Right to the end Br. Peter was an early riser. Even when he was sick he was loath to stay in bed. By the time many others were beginning to wake up he had been up and said his third Rosary. He was tremendously devoted to his Beads and his example should cause us to hesitate to neglect this form of prayer. Modern trends in this line did not appeal to Br. Peter. His own fidelity to his religious duties made him a great example, a pace setter you might say, for the rest of us. He was very much our Community watchdog. A very helpful tonic he was too, for he believed firmly in “chastising those whom he loved”. He was very proud of the fact that he “never left the monastery”. His observation about “certain people!” - no names of course, whose business took them out were predictable : “That fella! sure he's never in!” Heaven help the unpunctual for punctuality was one of Peter's cardinal virtues. “I'm methodical!” he loved to say while he smilingly pointed to his head. “It's up there you need it. When I say a thing I do it!” Small wonder that there were sparks and red faces when he came across us lesser mortals who were unmethodical and forgot or were unable to do what we said.
In each of the houses he was stationed in the three main ones were Emo, Rathfarnham and Galway - the great qualities of Br. Peter were noted and appreciated by all. He did not know how to spare himself as far as work was concerned. His bighearted generosity was proverbial. All of his friends could write books on his devoted loyalty. He was no man for half measures in any sphere.
Over the years his main jobs were those of mechanic and driver in Emo, in charge of the staff, the turbines, the garden in Rathfarnham, mechanic, painter, gardener, general repairer and charge of Church collections in Galway. (In this latter very important sphere he showed his great observation of fashion trends and always had an admiring word for the people as they passed into Church. “You're like a spring chicken!” “How do you do it?” How the people loved that!) The Mungret Community of course had Br. Peter on loan for several months to do a big painting job for them.
In his dealing with the staff under him, with the poor and the needy, the lonely, many people experienced his very practical kindness and apostolic zeal. Only the Recording Angel could keep check on his quiet visits to the lonely, of the sacks of vegetables and potatoes he slipped to those in need. He timed matters well. He made sure there was nobody about to know of his ventures in this way.
Although in his later quiet years Br, Peter would say he only knew twelve people in Galway or that he was “unknown”, those who lived with him knew better. At Christmas in particular the letters came flowing in from all over Ireland, from England, from America, from his many brothers and sisters, their husbands and wives, his nephews and nieces, and the uncountable number of friends, Peter did not forget them. He was reliable and methodical about his letters just as he was about everything else. Whenever he could he gave presents too. His great joy in life was to make other people happy. Is it any wonder that he is now sorely missed?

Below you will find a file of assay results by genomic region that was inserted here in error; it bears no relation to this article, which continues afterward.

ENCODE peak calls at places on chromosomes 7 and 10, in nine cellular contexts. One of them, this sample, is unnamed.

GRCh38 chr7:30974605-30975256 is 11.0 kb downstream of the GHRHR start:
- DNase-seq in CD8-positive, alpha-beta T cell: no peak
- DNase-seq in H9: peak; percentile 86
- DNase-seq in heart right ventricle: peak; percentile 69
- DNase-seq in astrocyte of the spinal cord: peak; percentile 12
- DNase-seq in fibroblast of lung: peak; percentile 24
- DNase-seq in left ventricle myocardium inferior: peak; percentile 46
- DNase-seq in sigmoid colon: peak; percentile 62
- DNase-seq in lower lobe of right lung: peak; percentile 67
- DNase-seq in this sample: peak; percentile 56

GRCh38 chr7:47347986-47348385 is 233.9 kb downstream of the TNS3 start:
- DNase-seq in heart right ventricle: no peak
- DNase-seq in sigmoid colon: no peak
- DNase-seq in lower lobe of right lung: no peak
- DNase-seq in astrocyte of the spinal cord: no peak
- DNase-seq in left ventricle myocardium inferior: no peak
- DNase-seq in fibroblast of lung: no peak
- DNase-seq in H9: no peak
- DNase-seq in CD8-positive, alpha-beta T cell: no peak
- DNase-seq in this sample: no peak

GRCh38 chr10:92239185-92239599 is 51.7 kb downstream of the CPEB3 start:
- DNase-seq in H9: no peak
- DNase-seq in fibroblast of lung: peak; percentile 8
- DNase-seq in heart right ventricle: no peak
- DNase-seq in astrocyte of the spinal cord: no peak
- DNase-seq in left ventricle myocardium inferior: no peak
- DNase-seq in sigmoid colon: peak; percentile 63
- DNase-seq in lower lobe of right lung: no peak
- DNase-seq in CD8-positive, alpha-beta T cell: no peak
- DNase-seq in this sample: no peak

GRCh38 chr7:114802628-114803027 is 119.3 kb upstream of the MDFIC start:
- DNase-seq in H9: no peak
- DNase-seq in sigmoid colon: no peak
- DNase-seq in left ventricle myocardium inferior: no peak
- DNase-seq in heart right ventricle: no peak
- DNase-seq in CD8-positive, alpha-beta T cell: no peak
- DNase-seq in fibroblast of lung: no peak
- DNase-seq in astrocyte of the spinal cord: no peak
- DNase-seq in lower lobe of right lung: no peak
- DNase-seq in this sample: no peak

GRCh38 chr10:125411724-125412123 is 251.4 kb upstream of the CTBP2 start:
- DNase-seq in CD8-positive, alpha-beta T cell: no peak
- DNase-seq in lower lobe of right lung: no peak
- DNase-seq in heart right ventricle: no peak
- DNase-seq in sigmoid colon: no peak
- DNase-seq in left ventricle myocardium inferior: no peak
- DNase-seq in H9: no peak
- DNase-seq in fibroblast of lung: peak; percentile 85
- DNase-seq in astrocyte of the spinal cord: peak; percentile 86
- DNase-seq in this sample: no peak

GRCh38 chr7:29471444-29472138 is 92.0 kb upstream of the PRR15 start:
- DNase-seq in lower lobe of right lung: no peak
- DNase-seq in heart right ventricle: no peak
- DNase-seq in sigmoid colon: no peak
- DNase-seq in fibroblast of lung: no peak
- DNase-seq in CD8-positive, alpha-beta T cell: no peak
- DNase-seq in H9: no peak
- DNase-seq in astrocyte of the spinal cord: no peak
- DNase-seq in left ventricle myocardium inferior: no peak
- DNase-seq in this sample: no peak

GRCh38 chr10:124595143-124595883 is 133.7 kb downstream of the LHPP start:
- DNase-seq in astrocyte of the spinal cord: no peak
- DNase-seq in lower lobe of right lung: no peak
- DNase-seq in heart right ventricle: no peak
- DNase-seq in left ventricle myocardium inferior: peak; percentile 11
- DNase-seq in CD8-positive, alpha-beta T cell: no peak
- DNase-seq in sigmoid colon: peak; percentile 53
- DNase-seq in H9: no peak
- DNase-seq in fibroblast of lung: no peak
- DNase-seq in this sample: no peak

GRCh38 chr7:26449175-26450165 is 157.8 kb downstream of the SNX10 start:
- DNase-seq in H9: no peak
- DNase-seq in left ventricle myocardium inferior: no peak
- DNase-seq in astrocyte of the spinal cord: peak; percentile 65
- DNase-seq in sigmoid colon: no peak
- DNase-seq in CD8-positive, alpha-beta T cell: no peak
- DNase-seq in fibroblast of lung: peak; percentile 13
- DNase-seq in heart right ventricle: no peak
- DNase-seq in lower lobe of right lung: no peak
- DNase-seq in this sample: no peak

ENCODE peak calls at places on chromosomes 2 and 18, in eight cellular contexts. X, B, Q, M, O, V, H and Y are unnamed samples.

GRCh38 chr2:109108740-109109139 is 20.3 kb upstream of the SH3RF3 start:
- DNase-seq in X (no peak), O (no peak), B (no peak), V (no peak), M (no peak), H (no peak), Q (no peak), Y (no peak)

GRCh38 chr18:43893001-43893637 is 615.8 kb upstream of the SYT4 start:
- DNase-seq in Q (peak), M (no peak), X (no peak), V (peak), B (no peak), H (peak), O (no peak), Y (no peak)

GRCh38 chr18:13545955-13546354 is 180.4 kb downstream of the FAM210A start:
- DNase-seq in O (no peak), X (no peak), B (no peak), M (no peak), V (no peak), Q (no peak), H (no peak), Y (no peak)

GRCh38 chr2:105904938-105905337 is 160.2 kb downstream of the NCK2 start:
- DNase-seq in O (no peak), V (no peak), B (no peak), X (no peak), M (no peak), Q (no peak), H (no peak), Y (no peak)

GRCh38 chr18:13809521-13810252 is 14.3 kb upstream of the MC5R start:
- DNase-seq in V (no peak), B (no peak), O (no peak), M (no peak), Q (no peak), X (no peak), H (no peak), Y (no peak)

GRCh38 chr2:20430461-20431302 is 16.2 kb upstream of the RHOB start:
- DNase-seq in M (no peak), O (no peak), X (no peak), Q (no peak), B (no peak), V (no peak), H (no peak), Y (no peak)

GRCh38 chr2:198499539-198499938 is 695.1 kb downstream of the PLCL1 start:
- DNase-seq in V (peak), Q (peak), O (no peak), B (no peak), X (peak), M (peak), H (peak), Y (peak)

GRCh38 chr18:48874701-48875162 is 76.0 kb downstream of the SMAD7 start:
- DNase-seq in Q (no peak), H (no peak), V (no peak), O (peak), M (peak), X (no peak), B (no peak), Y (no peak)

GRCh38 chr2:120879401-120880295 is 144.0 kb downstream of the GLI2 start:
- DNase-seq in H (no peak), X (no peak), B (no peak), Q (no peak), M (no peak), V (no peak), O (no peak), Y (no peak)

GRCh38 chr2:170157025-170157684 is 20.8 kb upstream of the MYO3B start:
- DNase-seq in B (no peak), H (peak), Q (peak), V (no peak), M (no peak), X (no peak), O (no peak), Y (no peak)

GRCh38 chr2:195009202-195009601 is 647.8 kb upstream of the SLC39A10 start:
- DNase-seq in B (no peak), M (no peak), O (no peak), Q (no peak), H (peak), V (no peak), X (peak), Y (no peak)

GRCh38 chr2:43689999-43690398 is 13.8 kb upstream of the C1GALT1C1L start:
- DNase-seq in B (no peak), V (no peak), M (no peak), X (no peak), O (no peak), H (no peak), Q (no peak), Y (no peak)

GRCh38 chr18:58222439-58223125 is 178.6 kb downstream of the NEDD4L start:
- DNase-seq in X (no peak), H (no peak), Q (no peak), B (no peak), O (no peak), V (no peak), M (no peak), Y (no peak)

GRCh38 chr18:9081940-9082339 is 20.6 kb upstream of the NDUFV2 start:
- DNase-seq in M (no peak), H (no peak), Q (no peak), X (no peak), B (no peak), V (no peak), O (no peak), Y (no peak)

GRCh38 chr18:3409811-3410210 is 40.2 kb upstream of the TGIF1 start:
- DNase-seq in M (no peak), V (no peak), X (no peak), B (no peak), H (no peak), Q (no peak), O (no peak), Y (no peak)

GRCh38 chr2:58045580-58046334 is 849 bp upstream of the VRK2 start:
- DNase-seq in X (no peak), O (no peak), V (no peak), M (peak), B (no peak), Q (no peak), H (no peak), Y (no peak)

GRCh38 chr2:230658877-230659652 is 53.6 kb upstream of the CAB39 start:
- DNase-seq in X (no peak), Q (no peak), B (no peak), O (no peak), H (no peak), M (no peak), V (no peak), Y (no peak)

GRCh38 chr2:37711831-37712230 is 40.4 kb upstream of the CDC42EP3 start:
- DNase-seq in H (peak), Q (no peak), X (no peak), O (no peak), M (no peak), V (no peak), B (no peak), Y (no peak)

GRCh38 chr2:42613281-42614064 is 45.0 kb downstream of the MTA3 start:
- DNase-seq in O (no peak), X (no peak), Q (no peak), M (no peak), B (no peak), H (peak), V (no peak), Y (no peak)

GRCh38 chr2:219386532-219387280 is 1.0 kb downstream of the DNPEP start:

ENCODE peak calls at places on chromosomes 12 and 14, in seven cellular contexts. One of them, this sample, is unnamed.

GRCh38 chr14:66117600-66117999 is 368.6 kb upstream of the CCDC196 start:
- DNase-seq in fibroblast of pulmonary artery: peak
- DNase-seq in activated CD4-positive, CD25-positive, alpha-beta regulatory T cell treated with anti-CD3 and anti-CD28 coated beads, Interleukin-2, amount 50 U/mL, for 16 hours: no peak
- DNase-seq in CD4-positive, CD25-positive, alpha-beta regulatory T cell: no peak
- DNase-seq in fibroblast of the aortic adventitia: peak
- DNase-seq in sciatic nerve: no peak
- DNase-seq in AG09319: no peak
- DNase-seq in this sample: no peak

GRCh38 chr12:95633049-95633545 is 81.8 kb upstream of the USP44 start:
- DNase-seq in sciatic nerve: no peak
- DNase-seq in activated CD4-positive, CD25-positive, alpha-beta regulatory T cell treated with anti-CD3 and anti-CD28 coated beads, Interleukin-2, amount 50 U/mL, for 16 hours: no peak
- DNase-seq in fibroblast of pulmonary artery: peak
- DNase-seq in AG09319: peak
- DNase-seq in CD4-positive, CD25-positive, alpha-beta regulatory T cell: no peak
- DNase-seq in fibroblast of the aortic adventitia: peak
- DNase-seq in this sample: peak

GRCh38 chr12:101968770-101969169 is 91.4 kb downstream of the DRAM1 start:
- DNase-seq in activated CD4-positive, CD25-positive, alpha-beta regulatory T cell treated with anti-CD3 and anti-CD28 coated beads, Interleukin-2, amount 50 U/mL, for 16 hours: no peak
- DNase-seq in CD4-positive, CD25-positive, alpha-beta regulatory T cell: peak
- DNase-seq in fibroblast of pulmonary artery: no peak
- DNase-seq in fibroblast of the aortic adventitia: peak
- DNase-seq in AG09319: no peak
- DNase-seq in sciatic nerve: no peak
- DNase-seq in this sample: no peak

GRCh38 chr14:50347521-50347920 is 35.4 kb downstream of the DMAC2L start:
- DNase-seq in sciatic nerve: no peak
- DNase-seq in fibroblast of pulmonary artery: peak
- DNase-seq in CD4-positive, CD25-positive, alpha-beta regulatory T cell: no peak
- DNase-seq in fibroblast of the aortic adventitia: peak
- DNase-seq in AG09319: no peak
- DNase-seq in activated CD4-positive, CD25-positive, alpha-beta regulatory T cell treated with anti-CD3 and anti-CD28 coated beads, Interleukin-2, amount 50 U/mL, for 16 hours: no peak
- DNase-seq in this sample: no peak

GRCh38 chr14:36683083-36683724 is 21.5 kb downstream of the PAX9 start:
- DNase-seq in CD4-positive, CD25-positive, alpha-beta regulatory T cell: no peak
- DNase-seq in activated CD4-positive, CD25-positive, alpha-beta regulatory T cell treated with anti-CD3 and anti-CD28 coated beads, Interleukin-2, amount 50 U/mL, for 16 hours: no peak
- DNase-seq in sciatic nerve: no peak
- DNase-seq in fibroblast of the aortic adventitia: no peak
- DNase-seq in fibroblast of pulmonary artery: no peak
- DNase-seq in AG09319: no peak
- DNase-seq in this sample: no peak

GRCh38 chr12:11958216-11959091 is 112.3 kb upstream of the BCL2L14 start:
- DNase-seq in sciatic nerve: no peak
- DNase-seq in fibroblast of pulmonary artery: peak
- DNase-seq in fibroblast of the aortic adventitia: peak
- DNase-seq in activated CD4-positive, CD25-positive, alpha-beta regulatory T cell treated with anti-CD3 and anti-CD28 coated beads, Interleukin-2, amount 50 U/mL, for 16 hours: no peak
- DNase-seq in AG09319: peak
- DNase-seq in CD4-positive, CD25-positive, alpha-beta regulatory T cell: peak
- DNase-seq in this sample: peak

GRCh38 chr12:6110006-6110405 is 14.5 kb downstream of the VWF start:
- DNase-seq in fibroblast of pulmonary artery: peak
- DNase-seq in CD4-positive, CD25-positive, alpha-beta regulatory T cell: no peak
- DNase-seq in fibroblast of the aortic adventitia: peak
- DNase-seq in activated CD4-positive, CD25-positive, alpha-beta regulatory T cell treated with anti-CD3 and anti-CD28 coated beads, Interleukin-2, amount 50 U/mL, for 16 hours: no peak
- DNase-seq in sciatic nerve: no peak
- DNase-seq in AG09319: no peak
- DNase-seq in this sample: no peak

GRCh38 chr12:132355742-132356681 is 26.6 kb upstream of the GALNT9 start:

The warm and boisterous greeting for the visitor is missed; the laughing chat over the cigarette, the kick that he got out of showing that although he never left the monastery he knew everything, his enjoyment of his brethren at supper and coffee and his amazing devotion to horses, to “Ireland's Own” to County Clare (but not alas! to Nenagh or to Tipp.) ... the sparkle, the shout, the gaiety, all is missed.
His death came suddenly in the end. He had been sick for years, He had two big operations, one in Rathfarnham, the other in Galway. After that he developed serious heart trouble and for years he suffered agony with a stone in the kidneys. When last March Mr. McDermott removed the stone we had hoped that he would be left with us for a few years longer. God's ways are not ours. Fr. Minister's anxious care of him, which he deeply appreciated and was never finished talking about, was unable to cope with what must have been the shock of Fr. O'Kelly's sudden passing, Br. Peter was dead three days after Fr. Paddy O'. He had gone to Fr. O'Kelly's funeral and he had stood looking thoughtfully at the coffin and grave. He must have known that he would not last longer himself.
He had great friends in life. In Heaven we can be sure that the great friends of his life were to welcome him : Jesus, Mary and Joseph.
Solas na bhFlaitheas dá anam uasal.
Functions, occupations and activities
Mandates/sources of authority
Identifier of related entity
Category of relationship
Type of relationship
Foley, Peter, 1891-1968, Jesuit brother
Dates of relationship
Description of relationship
Access points area
Subject access points
Place access points
- County Galway » Galway City » Sea Road » Coláiste Iognáid SJ
- County Clare » Kilrush (Clare) » Tullycrine
- County Offaly (King's) » Ballycowan (Bar.) » Tullabeg » St Stanislaus College
- County Dublin » Dublin City » Dublin United Transport Company
- County Laois (Queen's) » Emo » St Mary's (Emo)
- County Dublin » Dublin City » Rathfarnham » Rathfarnham Castle
- County Limerick » Mungret » Mungret College SJ, 1882-1974
Authority record identifier